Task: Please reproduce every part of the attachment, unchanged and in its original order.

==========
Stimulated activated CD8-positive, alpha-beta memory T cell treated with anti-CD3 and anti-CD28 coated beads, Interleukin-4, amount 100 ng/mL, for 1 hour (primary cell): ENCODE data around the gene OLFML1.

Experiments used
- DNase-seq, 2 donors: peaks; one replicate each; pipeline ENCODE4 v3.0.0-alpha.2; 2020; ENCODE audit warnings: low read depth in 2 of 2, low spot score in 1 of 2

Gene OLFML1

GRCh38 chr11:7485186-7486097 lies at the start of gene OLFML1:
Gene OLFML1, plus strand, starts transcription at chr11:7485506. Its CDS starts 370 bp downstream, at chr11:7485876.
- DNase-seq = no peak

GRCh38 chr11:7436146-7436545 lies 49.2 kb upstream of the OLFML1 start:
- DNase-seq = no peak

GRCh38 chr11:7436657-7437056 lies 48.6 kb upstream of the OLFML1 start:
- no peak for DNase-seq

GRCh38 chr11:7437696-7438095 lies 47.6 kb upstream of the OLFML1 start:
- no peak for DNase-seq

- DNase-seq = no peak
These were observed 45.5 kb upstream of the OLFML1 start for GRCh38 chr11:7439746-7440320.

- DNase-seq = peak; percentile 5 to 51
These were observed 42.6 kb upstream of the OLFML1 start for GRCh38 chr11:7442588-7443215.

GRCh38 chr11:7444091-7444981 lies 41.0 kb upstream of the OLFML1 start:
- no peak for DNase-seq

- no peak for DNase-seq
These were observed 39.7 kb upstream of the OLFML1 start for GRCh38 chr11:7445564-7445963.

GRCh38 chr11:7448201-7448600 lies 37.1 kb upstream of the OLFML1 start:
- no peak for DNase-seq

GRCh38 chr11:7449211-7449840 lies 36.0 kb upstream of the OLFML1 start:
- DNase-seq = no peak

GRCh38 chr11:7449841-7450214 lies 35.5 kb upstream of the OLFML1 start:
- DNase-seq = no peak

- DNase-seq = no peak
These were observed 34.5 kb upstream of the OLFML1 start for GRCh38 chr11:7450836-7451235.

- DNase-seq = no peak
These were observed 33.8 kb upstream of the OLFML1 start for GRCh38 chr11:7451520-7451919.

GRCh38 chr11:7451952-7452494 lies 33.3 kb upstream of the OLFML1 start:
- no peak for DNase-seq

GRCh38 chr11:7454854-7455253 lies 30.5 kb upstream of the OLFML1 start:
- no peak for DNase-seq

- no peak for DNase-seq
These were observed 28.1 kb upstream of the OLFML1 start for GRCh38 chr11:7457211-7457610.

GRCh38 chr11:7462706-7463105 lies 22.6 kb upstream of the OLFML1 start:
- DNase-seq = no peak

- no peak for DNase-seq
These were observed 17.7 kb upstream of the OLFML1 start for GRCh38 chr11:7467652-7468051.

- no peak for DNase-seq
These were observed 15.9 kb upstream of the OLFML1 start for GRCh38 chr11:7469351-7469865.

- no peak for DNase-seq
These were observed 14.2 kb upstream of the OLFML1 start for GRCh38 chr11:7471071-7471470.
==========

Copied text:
Stimulated activated CD8-positive, alpha-beta memory T cell treated with anti-CD3 and anti-CD28 coated beads, Interleukin-4, amount 100 ng/mL, for 1 hour (primary cell): ENCODE data around the gene OLFML1.

Experiments used
- DNase-seq, 2 donors: peaks; one replicate each; pipeline ENCODE4 v3.0.0-alpha.2; 2020; ENCODE audit warnings: low read depth in 2 of 2, low spot score in 1 of 2

Gene OLFML1

GRCh38 chr11:7485186-7486097 lies at the start of gene OLFML1:
Gene OLFML1, plus strand, starts transcription at chr11:7485506. Its CDS starts 370 bp downstream, at chr11:7485876.
- DNase-seq = no peak

GRCh38 chr11:7436146-7436545 lies 49.2 kb upstream of the OLFML1 start:
- DNase-seq = no peak

GRCh38 chr11:7436657-7437056 lies 48.6 kb upstream of the OLFML1 start:
- no peak for DNase-seq

GRCh38 chr11:7437696-7438095 lies 47.6 kb upstream of the OLFML1 start:
- no peak for DNase-seq

- DNase-seq = no peak
These were observed 45.5 kb upstream of the OLFML1 start for GRCh38 chr11:7439746-7440320.

- DNase-seq = peak; percentile 5 to 51
These were observed 42.6 kb upstream of the OLFML1 start for GRCh38 chr11:7442588-7443215.

GRCh38 chr11:7444091-7444981 lies 41.0 kb upstream of the OLFML1 start:
- no peak for DNase-seq

- no peak for DNase-seq
These were observed 39.7 kb upstream of the OLFML1 start for GRCh38 chr11:7445564-7445963.

GRCh38 chr11:7448201-7448600 lies 37.1 kb upstream of the OLFML1 start:
- no peak for DNase-seq

GRCh38 chr11:7449211-7449840 lies 36.0 kb upstream of the OLFML1 start:
- DNase-seq = no peak

GRCh38 chr11:7449841-7450214 lies 35.5 kb upstream of the OLFML1 start:
- DNase-seq = no peak

- DNase-seq = no peak
These were observed 34.5 kb upstream of the OLFML1 start for GRCh38 chr11:7450836-7451235.

- DNase-seq = no peak
These were observed 33.8 kb upstream of the OLFML1 start for GRCh38 chr11:7451520-7451919.

GRCh38 chr11:7451952-7452494 lies 33.3 kb upstream of the OLFML1 start:
- no peak for DNase-seq

GRCh38 chr11:7454854-7455253 lies 30.5 kb upstream of the OLFML1 start:
- no peak for DNase-seq

- no peak for DNase-seq
These were observed 28.1 kb upstream of the OLFML1 start for GRCh38 chr11:7457211-7457610.

GRCh38 chr11:7462706-7463105 lies 22.6 kb upstream of the OLFML1 start:
- DNase-seq = no peak

- no peak for DNase-seq
These were observed 17.7 kb upstream of the OLFML1 start for GRCh38 chr11:7467652-7468051.

- no peak for DNase-seq
These were observed 15.9 kb upstream of the OLFML1 start for GRCh38 chr11:7469351-7469865.

- no peak for DNase-seq
These were observed 14.2 kb upstream of the OLFML1 start for GRCh38 chr11:7471071-7471470.